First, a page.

Steve Luhm of The Salt Lake Tribune: “Seemingly on track three weeks ago after back-to-back wins over Orlando and the Los Angeles Lakers, the Jazz have instead turned into a train wreck. New Orleans’ journeyman Devin Brown engineered Utah’s latest crash-and-burn — a shocking 91-87 loss Monday night at EnergySolutions Arena that continued a lottery-like stretch for the Jazz. They have lost three straight games. They have lost three out of four at home. They have lost seven of 11 games since beating Kobe Bryant and the Lakers on Dec. 12. If the playoff started today, the Jazz would not qualify. ‘We have to regroup somehow,’ Deron Williams said. ‘… I didn’t expect to be in this position this late in the season. I thought we’d be playing our best basketball come this time, not regressing.’ Thirty-four games into the season, Utah is two games over .500 and ninth in the West.”

Eddie Sefko of the Fort Worth Star-Telegram: “The Mavericks had a flashback, and not the kind they like. But as bad memories sometimes do, it might have therapeutic value. When they went to Los Angeles and were blitzed by the Lakers on Sunday night, it was a slap to the side of the head to remind them what they’re trying to accomplish this season. In short, when they ditch their defense, they can f ‘When we tend to not make shots, we used to not play any defense, either,’ Jason Kidd said. ‘And that’s what happened again [against the Lakers]. We stopped playing defense. We got to get back to doing it the right way.’”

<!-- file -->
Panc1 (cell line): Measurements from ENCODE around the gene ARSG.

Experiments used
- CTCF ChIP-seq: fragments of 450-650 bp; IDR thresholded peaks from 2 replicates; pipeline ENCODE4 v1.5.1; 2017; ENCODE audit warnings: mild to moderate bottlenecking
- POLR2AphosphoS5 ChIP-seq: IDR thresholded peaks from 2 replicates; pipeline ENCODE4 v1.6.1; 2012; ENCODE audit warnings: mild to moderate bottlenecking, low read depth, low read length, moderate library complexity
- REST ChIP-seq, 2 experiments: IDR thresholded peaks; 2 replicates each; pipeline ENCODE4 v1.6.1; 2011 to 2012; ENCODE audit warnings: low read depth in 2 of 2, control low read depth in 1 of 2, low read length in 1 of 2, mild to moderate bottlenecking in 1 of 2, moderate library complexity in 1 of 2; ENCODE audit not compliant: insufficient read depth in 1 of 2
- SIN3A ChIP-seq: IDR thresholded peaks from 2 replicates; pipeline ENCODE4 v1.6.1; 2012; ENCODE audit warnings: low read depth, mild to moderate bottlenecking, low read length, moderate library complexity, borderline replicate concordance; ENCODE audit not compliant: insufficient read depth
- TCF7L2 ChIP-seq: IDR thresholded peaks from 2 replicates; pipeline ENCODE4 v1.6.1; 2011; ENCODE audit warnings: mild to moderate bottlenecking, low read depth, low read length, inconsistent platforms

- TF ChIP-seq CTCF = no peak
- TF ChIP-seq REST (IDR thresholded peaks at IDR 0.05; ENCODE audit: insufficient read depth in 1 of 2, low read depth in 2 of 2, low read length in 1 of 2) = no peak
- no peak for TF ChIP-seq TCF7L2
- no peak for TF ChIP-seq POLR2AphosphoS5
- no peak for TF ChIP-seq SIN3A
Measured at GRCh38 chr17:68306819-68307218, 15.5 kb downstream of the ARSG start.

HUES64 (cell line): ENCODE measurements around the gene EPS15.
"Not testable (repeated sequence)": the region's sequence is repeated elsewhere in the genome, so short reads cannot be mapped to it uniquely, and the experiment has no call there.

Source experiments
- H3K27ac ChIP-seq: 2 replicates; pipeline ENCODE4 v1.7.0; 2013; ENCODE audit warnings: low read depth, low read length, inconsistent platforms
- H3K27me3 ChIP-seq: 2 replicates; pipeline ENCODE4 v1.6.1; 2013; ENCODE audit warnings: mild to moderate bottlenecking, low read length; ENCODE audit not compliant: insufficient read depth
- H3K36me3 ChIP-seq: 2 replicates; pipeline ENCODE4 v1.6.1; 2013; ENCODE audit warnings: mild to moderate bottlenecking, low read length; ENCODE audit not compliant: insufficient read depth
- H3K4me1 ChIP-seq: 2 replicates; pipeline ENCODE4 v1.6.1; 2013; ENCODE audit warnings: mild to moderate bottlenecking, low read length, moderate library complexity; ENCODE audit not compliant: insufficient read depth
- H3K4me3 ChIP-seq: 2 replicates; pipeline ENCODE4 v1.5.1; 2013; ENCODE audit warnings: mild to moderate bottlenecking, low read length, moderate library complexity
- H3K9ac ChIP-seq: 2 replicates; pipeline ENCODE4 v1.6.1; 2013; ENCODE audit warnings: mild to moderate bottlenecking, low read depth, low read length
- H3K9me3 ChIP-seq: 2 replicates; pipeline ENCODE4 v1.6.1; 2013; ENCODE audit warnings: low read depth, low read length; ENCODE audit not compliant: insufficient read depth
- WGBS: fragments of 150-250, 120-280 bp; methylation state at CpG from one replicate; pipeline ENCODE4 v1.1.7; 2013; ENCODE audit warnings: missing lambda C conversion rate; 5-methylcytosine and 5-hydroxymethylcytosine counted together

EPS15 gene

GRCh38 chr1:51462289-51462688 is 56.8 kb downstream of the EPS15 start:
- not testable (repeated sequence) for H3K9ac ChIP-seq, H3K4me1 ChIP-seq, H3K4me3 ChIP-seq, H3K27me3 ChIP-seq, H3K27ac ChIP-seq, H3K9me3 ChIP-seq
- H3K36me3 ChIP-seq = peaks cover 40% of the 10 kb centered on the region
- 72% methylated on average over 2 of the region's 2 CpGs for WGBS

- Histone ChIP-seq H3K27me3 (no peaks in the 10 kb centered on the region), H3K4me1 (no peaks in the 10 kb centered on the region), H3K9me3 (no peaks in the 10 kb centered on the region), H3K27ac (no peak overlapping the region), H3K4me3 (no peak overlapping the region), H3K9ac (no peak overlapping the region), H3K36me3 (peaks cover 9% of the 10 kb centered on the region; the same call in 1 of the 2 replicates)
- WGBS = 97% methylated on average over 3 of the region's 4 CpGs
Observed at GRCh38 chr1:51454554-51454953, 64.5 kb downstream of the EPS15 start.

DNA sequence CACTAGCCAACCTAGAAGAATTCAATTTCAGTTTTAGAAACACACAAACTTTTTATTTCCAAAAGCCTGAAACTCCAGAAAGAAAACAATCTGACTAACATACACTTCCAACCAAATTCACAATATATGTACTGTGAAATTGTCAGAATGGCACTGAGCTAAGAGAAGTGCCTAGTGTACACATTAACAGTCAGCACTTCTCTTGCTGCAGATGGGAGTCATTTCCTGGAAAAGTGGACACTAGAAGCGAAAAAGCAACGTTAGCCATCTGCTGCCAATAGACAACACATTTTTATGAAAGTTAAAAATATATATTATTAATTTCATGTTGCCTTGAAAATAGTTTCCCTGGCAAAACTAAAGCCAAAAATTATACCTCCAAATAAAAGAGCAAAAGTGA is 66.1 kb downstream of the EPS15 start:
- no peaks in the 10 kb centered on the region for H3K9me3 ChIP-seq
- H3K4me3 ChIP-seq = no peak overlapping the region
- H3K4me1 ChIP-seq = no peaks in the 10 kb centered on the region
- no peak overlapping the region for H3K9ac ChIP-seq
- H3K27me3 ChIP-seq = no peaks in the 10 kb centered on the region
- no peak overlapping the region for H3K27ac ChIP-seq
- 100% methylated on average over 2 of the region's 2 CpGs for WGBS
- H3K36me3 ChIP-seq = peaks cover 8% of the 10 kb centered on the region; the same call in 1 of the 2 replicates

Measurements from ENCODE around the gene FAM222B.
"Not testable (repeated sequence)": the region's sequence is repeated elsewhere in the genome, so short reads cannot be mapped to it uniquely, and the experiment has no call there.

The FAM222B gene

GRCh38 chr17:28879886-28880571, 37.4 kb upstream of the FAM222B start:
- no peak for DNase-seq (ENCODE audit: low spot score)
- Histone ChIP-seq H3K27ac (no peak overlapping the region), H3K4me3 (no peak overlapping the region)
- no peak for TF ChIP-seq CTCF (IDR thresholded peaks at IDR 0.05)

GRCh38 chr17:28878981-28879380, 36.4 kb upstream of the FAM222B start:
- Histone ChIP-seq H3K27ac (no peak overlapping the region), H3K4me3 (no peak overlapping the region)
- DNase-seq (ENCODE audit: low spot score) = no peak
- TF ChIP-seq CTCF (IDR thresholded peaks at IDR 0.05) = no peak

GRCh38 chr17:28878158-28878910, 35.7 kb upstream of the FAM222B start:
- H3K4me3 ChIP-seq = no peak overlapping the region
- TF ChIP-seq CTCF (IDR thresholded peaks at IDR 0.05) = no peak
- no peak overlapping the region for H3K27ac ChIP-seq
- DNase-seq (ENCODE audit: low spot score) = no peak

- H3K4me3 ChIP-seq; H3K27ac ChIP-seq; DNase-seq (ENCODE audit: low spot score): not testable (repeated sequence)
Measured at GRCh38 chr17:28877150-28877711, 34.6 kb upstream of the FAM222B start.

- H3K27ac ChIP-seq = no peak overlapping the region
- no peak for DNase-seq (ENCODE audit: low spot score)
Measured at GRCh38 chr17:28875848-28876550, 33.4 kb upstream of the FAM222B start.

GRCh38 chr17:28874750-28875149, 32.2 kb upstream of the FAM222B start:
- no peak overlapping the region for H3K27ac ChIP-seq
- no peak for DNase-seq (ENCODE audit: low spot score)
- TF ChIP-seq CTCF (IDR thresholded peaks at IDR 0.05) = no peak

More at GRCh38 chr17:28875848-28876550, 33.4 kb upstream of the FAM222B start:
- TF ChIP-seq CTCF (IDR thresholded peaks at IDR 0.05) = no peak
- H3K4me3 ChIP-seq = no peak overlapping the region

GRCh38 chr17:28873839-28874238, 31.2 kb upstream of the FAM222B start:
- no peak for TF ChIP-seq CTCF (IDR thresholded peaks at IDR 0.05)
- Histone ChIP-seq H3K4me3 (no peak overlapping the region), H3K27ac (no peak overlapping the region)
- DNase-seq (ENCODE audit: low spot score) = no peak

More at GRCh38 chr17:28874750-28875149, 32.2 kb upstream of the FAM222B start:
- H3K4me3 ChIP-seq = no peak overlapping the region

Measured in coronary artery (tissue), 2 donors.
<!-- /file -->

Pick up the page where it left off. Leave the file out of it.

Jonathan Feigen of the Houston Chronicle
: “When it comes to describing what they have done poorly, the Rockets have become remarkably adept. But when invited to reveal what they do well, they bomb. They had their chance. They were heading to Los Angeles to face the Lakers, having split their two meetings with the reigning NBA champions. The Lakers’ win came by a point in overtime. Last postseason, the Rockets were the only team to take the Lakers to seven games after splitting four games following the season-ending injury to Yao Ming with Tracy McGrady out. Few teams could match that sort of relative success against the Lakers, but when it comes to explaining why, the Rockets were strategically reticent or spectacularly clueless.”